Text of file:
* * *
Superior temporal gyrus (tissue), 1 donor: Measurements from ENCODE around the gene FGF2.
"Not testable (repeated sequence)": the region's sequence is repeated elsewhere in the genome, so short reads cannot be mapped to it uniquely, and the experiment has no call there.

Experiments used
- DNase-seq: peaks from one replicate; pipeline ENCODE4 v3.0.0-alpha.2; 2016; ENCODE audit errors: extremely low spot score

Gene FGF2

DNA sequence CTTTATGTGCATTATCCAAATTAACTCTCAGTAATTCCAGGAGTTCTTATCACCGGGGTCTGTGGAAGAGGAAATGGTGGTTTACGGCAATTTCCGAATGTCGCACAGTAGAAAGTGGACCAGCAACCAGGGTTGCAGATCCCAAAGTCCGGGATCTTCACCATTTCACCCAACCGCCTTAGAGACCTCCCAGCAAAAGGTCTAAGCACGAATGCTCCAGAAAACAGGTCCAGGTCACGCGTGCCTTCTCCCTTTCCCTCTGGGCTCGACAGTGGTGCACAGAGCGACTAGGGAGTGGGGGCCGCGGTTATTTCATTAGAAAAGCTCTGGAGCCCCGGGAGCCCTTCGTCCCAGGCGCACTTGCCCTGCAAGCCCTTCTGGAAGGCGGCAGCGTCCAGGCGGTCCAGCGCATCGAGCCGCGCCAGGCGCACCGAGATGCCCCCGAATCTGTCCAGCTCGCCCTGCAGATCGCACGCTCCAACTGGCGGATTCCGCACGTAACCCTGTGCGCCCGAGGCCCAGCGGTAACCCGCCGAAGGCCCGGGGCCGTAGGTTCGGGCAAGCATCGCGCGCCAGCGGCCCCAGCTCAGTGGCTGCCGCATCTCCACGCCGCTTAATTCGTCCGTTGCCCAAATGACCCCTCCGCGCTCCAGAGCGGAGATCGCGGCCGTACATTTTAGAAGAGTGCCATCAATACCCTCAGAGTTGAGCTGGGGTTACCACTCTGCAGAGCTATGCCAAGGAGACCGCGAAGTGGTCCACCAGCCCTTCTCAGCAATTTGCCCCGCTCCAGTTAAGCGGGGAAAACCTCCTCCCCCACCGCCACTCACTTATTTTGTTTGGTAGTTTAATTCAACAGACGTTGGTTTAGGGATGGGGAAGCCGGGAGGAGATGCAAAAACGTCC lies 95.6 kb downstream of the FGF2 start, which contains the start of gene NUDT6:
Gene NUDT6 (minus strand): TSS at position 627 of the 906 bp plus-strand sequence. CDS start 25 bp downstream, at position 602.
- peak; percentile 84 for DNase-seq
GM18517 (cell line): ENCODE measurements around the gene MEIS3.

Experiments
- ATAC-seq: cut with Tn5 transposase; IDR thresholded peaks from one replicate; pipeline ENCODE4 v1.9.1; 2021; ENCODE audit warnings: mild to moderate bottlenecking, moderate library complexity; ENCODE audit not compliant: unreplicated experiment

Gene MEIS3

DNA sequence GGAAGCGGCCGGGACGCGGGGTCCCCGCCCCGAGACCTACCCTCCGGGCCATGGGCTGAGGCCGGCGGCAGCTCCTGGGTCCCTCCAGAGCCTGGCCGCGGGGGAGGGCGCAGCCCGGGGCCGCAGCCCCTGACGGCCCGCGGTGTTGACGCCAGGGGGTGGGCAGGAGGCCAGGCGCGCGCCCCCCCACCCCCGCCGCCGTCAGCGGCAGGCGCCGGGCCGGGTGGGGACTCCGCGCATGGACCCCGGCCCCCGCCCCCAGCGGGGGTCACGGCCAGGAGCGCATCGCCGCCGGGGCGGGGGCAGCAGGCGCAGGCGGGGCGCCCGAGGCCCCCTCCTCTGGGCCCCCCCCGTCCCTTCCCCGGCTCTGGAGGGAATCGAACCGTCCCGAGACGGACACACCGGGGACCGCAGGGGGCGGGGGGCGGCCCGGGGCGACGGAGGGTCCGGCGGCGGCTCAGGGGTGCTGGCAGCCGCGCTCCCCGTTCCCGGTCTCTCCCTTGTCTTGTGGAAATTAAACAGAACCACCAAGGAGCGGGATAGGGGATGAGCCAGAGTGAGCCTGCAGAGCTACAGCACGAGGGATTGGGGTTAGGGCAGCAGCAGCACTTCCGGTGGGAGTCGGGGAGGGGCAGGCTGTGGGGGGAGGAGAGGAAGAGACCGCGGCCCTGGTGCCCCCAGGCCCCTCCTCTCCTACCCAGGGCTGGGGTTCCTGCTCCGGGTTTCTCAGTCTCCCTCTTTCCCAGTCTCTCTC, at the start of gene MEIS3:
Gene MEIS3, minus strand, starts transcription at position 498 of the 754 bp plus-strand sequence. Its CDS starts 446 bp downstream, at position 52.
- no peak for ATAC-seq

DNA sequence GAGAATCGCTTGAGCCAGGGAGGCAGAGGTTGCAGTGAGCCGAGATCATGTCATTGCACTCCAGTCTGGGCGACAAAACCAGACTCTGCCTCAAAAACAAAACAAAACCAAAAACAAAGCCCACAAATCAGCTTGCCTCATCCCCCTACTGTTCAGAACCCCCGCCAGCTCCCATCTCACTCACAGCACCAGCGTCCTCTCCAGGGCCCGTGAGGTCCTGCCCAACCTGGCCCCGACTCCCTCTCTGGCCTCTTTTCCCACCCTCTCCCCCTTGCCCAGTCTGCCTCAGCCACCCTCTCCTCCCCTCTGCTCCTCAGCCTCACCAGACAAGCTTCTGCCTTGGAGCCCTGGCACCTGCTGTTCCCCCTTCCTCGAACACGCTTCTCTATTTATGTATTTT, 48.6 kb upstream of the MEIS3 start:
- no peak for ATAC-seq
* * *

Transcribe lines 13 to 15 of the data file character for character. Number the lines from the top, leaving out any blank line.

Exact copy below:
DNA sequence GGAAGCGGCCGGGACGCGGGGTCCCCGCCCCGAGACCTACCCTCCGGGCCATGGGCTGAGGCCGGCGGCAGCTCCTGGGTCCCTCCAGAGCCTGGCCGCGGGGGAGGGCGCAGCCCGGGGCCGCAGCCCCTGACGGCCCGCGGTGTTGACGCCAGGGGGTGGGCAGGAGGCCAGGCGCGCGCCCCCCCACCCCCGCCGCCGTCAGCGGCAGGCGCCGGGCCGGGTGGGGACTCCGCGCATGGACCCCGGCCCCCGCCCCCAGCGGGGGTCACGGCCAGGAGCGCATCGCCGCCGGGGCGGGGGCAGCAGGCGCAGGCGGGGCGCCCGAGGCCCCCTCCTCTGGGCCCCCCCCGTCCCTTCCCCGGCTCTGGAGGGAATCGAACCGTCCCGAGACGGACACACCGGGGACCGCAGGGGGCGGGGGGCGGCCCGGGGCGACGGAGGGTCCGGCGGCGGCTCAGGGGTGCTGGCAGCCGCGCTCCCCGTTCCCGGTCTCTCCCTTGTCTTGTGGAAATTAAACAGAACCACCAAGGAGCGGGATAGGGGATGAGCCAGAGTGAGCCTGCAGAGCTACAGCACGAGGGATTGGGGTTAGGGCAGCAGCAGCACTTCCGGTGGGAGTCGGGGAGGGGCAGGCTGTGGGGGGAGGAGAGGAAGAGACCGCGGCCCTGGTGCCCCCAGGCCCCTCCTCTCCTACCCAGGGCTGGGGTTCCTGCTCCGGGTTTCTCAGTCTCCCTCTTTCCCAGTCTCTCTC, at the start of gene MEIS3:
Gene MEIS3, minus strand, starts transcription at position 498 of the 754 bp plus-strand sequence. Its CDS starts 446 bp downstream, at position 52.
- no peak for ATAC-seq